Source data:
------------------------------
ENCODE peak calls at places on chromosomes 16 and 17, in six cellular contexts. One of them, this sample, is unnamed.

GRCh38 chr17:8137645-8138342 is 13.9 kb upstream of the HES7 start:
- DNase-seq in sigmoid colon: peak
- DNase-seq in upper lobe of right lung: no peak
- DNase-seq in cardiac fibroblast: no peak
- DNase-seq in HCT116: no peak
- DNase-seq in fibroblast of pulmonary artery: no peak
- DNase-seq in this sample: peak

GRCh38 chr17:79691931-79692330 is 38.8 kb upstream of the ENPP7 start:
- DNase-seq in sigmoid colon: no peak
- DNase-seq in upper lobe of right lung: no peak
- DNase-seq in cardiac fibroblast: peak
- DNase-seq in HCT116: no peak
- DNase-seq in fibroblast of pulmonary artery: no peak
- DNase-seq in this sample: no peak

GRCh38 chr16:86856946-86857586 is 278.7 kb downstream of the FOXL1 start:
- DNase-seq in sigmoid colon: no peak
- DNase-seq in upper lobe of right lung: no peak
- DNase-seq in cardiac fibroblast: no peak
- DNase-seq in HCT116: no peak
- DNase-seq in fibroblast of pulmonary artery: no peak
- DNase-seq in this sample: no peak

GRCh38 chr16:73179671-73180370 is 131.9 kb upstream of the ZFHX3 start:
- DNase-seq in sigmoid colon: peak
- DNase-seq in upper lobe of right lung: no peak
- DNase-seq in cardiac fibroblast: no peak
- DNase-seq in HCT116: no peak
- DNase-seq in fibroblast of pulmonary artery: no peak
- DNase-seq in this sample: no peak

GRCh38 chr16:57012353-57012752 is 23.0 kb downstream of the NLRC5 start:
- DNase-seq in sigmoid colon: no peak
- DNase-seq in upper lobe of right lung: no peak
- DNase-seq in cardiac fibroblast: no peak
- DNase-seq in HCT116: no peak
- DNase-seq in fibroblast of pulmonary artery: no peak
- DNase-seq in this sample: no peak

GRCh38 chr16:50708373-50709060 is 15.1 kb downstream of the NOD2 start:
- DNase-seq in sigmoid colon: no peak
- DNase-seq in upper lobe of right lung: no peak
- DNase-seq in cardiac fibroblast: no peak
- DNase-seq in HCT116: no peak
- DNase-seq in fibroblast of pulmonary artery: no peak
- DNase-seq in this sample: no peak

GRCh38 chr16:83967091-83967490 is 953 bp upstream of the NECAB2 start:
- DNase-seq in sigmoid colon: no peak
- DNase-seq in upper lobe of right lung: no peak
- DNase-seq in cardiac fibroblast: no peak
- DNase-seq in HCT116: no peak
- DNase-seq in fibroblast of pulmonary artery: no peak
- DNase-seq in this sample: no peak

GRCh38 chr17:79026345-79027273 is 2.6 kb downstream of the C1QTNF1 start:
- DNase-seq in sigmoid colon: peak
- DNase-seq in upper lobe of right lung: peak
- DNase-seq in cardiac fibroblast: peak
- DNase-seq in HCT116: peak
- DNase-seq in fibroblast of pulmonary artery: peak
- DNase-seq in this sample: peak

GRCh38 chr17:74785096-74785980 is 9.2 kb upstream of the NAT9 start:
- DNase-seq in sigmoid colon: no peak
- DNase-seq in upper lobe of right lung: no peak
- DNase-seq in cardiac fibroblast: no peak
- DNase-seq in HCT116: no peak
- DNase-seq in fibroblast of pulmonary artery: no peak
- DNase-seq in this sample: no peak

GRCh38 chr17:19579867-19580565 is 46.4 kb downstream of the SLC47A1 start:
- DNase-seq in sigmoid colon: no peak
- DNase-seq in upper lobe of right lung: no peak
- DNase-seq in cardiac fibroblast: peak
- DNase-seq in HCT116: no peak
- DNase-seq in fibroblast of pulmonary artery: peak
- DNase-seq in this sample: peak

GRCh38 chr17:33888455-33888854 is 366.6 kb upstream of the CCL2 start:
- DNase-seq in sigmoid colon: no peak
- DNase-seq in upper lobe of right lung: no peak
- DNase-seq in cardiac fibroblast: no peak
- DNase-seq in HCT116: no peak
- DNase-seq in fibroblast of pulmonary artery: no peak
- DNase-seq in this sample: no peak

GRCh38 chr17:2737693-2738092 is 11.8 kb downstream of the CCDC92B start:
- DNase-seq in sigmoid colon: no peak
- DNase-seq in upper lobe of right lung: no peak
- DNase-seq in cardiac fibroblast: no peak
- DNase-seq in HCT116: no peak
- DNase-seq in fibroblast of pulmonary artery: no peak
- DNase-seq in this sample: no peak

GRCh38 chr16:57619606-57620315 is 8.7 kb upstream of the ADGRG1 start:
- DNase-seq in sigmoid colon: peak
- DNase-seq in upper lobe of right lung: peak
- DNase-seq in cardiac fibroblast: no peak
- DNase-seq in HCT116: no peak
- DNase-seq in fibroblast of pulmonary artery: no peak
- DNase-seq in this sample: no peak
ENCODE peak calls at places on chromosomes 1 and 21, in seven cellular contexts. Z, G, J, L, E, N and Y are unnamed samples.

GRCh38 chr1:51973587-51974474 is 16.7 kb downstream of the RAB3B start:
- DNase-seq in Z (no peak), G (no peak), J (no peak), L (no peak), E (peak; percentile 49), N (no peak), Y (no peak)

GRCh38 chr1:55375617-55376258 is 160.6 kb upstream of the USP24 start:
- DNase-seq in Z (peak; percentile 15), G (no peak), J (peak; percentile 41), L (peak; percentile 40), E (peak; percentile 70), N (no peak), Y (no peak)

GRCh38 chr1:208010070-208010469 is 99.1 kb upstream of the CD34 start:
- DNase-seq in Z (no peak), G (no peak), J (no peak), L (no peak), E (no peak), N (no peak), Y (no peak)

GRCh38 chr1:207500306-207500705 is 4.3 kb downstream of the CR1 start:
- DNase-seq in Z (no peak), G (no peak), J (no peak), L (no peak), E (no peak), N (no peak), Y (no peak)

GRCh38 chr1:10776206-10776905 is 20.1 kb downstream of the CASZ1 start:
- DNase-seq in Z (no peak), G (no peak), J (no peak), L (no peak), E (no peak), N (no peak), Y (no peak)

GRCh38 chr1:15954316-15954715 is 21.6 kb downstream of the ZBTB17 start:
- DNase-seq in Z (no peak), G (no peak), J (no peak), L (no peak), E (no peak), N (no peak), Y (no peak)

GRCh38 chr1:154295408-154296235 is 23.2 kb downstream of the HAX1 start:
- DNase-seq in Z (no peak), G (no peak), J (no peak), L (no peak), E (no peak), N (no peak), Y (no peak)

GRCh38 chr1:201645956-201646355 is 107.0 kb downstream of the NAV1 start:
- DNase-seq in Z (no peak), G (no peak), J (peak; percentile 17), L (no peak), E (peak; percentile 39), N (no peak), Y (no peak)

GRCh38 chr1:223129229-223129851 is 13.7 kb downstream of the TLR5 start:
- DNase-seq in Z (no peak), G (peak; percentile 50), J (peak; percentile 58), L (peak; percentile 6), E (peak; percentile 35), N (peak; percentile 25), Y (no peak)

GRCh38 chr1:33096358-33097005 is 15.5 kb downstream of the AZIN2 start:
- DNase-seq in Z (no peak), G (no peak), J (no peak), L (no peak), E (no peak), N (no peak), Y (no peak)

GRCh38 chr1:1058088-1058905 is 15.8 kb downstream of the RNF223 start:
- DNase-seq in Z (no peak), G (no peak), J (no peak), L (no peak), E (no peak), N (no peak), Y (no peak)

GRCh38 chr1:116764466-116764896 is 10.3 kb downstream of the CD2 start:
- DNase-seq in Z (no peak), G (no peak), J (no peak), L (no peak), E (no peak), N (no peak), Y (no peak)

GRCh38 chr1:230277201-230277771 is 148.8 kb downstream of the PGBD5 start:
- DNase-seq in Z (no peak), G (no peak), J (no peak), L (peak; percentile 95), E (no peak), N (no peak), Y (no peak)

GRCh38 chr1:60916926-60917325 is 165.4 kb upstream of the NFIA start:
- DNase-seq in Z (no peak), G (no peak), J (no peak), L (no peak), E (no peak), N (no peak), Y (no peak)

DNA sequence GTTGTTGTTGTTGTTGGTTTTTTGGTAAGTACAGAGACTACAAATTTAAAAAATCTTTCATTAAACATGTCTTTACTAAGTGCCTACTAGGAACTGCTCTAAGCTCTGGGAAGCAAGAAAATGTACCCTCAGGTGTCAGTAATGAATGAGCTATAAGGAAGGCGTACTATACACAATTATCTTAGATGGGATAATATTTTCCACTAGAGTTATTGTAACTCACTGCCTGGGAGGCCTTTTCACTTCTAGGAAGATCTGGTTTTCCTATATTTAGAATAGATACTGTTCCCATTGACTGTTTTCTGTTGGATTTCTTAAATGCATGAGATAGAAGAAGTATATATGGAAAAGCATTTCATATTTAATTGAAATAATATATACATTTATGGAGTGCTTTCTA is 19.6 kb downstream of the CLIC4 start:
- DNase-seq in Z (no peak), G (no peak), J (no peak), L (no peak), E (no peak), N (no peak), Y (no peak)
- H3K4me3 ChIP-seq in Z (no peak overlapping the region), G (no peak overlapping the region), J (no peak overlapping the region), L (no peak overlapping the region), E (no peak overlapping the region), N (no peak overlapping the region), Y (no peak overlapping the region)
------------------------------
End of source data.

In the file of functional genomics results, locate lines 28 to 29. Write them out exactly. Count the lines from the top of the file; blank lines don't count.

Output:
- DNase-seq in fibroblast of pulmonary artery: no peak
- DNase-seq in this sample: no peak